A Shift in Power

In 1993 the scales would really start to tip. Thanks to a ruling in court brought by Freeman McNeil, Plan B was ruled too restrictive under federal antitrust laws. So the NFLPA filed a class action lawsuit in the name of one Reggie White. The new CBA would provide players with unrestricted free agency after four years with the teams getting the right to define one player each year as a franchise player. The owners also agreed to increase player salaries based on league revenues. Salaries would increase by 36% that year. A big note here, there was no work stoppage. Seems like the NFL and the NFLPA were learning to play nice.

Progress Continues 

In 2006  it was agreed to extend the CBA from 1993. With the owners agreeing to include more revenues in the salary cap and benefits, including the first ever plan to provide funds to players for medical expenses after their post-career medical insurance ran out. There was language to let either side opt out of the CBA agreement before November 8th, 2008. If one chose to do this, it would mean that the CBA would expire on March 1st, 2011.

In 2011 the owners and commissioner Roger Goodell demanded a cutback in salaries and benefits under the salary cap system. The NFLPA would reject the demands. Requesting for the teams to open their books to demonstrate why the cut backs were needed. Although there was no salary cap in 2010, free agency and overall salaries would decline. The NFLPA would a collusion case.  After failing to make any progress in negotiations, both sides accepted mediation.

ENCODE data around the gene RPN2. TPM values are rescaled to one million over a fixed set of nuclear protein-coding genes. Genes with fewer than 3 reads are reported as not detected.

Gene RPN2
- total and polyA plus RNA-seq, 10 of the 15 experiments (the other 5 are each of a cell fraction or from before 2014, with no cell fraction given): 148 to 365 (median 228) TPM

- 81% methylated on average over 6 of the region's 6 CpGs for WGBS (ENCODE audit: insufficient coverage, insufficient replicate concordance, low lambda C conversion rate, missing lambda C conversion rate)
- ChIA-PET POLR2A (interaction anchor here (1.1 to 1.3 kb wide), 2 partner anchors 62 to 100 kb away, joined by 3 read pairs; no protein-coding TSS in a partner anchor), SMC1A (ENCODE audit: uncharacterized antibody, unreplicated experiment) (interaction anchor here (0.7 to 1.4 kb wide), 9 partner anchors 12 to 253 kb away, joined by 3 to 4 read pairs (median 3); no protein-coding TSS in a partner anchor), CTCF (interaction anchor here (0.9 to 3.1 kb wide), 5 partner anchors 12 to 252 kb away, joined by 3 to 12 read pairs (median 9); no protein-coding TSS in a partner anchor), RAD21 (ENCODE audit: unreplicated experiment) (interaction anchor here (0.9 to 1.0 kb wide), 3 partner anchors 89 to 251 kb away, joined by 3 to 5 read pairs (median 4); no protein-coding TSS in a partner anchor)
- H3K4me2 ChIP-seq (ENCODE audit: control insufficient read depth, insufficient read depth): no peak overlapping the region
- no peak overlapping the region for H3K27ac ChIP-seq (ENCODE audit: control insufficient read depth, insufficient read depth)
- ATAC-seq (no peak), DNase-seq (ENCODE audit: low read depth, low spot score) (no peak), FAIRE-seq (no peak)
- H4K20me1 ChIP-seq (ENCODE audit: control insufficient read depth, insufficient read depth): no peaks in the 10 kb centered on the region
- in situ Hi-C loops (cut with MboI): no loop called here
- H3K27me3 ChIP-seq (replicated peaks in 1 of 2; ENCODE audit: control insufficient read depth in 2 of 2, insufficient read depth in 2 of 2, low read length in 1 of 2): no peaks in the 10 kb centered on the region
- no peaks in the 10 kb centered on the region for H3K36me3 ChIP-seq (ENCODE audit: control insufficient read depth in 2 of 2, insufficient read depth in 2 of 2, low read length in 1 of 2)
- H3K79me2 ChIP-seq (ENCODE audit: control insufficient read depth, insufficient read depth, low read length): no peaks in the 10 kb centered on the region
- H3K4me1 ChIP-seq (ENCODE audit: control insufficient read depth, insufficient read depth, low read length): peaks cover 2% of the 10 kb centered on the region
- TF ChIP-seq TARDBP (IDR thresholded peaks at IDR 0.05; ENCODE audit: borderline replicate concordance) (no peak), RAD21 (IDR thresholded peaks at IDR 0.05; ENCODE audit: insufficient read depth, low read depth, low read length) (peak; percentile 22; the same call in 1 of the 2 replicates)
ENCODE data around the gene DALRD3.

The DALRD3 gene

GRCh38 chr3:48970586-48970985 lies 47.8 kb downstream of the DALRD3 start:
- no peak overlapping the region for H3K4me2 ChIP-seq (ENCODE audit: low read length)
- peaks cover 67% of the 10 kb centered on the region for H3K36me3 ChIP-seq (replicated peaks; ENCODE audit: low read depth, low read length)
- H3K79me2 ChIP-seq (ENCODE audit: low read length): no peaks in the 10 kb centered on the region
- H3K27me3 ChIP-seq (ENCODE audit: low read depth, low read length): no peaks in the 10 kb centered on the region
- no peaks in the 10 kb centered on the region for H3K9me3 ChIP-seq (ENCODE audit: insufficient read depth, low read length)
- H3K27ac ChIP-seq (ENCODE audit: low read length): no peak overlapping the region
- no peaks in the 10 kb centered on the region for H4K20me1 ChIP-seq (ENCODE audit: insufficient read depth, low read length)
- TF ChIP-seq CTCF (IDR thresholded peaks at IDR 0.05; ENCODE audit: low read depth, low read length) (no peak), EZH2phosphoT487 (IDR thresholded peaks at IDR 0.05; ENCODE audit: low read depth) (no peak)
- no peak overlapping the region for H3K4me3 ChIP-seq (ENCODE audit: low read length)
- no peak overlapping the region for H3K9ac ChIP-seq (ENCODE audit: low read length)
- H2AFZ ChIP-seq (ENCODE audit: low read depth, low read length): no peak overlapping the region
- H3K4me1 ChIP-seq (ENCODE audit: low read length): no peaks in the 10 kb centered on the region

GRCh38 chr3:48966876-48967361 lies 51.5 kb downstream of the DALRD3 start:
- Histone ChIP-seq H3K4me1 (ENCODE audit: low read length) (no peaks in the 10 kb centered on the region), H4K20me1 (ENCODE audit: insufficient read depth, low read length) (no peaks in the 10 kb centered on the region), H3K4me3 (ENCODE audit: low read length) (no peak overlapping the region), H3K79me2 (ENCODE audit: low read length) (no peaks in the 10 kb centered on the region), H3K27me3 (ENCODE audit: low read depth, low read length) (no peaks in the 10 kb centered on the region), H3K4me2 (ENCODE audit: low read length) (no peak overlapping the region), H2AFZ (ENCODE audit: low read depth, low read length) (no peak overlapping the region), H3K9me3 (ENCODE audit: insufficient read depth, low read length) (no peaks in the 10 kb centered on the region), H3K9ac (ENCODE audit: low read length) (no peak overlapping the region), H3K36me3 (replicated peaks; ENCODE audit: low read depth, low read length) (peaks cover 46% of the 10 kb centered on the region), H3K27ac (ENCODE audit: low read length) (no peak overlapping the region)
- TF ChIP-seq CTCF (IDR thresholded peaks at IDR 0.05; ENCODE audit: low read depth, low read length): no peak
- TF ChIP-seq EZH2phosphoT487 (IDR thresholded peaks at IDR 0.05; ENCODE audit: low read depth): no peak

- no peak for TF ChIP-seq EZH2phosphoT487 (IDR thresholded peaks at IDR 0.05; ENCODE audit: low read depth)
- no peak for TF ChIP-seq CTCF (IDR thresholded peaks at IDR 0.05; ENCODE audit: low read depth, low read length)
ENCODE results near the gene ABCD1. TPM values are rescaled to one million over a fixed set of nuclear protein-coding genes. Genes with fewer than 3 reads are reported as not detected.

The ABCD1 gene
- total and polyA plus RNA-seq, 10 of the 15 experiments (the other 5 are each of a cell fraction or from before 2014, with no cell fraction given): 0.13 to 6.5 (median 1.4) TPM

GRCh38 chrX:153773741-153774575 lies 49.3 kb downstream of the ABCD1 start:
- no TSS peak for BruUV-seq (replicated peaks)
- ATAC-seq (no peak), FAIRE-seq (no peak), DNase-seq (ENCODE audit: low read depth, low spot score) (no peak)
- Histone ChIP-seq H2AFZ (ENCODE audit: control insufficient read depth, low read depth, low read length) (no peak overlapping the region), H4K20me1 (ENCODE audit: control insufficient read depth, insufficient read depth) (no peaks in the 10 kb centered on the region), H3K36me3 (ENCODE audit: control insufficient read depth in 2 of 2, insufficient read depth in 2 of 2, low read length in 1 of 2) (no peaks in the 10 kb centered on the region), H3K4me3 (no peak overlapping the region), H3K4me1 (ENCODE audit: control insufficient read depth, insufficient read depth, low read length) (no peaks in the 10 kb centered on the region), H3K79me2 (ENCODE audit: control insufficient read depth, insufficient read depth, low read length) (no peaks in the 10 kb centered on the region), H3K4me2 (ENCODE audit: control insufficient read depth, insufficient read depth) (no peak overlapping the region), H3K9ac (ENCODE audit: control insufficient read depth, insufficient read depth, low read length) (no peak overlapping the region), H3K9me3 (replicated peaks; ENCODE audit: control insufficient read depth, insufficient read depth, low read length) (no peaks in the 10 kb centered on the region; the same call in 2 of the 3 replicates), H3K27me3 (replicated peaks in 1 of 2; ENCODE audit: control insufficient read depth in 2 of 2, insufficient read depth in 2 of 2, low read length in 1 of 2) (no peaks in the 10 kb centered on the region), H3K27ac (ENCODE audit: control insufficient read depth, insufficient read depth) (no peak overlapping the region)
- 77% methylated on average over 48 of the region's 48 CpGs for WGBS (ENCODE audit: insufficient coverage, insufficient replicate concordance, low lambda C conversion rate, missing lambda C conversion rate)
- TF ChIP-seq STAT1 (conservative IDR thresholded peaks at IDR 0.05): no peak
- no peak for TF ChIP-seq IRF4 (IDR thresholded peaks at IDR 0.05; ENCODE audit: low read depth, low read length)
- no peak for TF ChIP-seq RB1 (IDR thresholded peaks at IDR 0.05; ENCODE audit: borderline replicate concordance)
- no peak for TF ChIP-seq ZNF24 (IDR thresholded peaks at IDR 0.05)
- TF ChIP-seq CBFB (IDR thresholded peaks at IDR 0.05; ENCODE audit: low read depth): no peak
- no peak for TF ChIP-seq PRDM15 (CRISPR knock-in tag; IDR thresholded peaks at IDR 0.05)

After mediation failed, the CBA officially expired on March 7th, 2011. The NFLPA also ended its status as a union so the owners could not legally lock the players out. They did so anyway. The longest lockout in league history would end on July 25, 2011. Owners would agree to a 47%, and 48.5% split with the players on revenue. The new CBA would have a 10 year shelf life and will officially expire following the league year 2020.

What Does All This Mean

The owners have a business that is quite fruitful for all involved. They also didn’t become owners of NFL franchises because they are accustomed to throwing money around. The players are the mechanisms of that business that makes everybody so prosperouos. They have learned over the last 60+ years that the owners have to be “pushed” sometimes into doing the right thing.

Because the collective bargaining agreement runs through the 2020 season there will be no work stoppage this year. The NFLPA has yet to mail the ballots out to all its members for a vote. There has been some displeasure from some high profile players. It seems enthusiasm for the latest labor proposal is trending down. Football fans will watch to see how the this plays out. The longer it takes the NFL to ratify a CBA, the better the chance fans will be saying WTF.

Photo credit: CBS New York